In Chapter II, we compared several variables describing reproductive output (laying date, clutch size, incubation period, brood size, nestling body condition and early-life telomere length) of infected and non-infected parents (individually and as breeding pairs). We found that infected-females and breeding pairs with both parents infected showed significantly shorter incubation periods than un-infected Thorn-tailed Rayaditos. Furthermore, breeding pairs with both parents infected raised nestlings with higher body condition than nestlings for which infection was present in only one or in none of the parents. Our results suggest that the higher the parental investment, the higher the risk of relapse of chronic infection by Leucocytozoon spp. Thorn-tailed Rayaditos that decrease their incubation period pay the cost of infection to take advantage of early breeding through a greater more availability of resources, producing nestlings with higher body condition.
In Chapter III, we explored the genetic variation of five TLR genes (TLR2A, TLR2B, TLR3, TLR4, TLR7) for evidence of pathogen-mediated selection in the evolution of these genes in large geographical scale, belonging to the total distribution of Thorn-tailed Rayaditos. By using an integrative approach using next-generation sequencing and combining neutrality tests, codon selection models, and statistical associations with Leucocytozoon spp. infection, we provided evidence of diversifying and purifying selection acting on the TLRs under study. Furthermore, we observed that the most-frequent alleles (one to three) in the five TLRs confer susceptibility to Leucocytozoon spp. This study provides insights for the mechanisms underlying the host-parasite coevolutionary interactions between TLRs and Leucocytozoon spp., which suggest pathogen-mediated selection in a Red Queen scenario. In the arms race, Leucocytozoon spp. parasites have been adapted to the most frequent alleles and Rayadito TLRs are subject to diversifying selection.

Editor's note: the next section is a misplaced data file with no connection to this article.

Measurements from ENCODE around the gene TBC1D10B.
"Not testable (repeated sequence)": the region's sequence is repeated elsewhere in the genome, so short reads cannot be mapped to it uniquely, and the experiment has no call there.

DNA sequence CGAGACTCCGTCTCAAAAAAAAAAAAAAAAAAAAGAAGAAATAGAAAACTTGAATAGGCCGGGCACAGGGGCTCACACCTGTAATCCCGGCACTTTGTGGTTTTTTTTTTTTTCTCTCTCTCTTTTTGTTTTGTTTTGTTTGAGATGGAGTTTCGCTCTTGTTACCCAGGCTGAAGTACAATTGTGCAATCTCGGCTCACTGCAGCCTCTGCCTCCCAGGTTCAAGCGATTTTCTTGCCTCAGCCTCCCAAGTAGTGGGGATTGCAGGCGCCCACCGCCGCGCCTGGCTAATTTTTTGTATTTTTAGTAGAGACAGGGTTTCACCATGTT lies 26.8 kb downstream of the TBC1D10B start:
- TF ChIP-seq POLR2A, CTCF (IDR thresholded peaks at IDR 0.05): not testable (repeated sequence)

Integrating all the results, our findings confirm the importance of habitat and climatic variables to explain the distribution of haemosporidian parasites on latitudinal gradients. The interactions between Thorn-tailed Rayaditos and the haemosporidian (Leucocytozoon spp.) parasites support an inverse latitudinal gradient of diversity. Parasite-mediated selection has been acting, developing a co-evolutionary arms race (the Red Queen hypothesis) with strategies for survival of both, hosts and parasites. In this co-evolutionary arms race, Leucocytozoon spp. have adapted to the most frequent alleles and the TLRs of the Rayadito are subject to diversifying selection.
Fecha de lectura16 feb. 2021
Idioma originalInglés